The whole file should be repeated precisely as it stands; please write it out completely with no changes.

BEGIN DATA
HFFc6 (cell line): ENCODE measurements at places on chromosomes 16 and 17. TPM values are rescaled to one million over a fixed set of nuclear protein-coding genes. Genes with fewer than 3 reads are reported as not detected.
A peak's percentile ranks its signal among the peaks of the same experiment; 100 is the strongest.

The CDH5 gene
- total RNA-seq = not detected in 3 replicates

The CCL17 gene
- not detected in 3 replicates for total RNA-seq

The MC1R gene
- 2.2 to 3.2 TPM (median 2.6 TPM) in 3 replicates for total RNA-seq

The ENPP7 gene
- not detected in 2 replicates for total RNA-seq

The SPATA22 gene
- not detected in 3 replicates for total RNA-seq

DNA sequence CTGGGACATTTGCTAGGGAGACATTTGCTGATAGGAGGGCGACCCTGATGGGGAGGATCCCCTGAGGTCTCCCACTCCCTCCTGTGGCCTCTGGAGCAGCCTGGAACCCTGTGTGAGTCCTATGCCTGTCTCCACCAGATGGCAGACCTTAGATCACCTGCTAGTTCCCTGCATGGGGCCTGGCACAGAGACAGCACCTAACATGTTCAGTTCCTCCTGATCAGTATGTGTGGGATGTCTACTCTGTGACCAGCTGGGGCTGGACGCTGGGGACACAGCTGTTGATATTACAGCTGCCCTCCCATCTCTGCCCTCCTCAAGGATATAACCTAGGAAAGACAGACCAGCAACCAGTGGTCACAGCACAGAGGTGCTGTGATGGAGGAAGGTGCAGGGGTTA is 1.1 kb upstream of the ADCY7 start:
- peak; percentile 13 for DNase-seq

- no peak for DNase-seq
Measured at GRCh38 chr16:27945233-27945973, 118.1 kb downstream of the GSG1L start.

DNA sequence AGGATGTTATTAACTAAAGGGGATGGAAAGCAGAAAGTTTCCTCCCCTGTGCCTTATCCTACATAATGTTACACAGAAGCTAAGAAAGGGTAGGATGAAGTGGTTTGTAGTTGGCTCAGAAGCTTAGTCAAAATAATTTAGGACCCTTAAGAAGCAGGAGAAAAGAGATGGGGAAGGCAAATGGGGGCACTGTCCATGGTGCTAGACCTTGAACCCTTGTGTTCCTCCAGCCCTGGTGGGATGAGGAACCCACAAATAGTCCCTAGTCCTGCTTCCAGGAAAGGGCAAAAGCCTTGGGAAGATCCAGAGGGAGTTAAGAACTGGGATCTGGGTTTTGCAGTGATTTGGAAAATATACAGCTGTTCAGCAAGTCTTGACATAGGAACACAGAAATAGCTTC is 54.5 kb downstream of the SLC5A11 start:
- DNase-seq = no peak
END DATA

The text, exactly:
HFFc6 (cell line): ENCODE measurements at places on chromosomes 16 and 17. TPM values are rescaled to one million over a fixed set of nuclear protein-coding genes. Genes with fewer than 3 reads are reported as not detected.
A peak's percentile ranks its signal among the peaks of the same experiment; 100 is the strongest.

The CDH5 gene
- total RNA-seq = not detected in 3 replicates

The CCL17 gene
- not detected in 3 replicates for total RNA-seq

The MC1R gene
- 2.2 to 3.2 TPM (median 2.6 TPM) in 3 replicates for total RNA-seq

The ENPP7 gene
- not detected in 2 replicates for total RNA-seq

The SPATA22 gene
- not detected in 3 replicates for total RNA-seq

DNA sequence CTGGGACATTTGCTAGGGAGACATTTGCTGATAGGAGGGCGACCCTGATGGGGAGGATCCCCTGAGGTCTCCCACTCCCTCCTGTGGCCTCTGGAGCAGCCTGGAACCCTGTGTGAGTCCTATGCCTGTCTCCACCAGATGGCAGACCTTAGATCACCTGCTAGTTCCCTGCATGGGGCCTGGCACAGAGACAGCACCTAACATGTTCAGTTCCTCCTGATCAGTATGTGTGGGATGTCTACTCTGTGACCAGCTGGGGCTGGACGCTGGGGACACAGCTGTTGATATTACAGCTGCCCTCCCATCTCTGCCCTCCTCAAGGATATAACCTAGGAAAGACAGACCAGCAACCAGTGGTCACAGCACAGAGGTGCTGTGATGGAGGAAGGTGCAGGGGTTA is 1.1 kb upstream of the ADCY7 start:
- peak; percentile 13 for DNase-seq

- no peak for DNase-seq
Measured at GRCh38 chr16:27945233-27945973, 118.1 kb downstream of the GSG1L start.

DNA sequence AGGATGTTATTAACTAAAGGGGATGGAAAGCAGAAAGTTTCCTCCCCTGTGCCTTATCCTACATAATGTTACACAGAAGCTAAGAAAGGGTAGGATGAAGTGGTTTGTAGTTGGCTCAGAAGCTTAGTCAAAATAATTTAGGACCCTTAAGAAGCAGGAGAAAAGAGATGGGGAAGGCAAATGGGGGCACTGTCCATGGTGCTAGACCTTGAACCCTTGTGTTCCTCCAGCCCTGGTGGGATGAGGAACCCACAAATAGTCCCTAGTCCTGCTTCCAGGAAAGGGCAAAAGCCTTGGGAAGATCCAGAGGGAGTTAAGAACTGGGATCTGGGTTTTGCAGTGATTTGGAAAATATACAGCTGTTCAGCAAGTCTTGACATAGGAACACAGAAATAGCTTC is 54.5 kb downstream of the SLC5A11 start:
- DNase-seq = no peak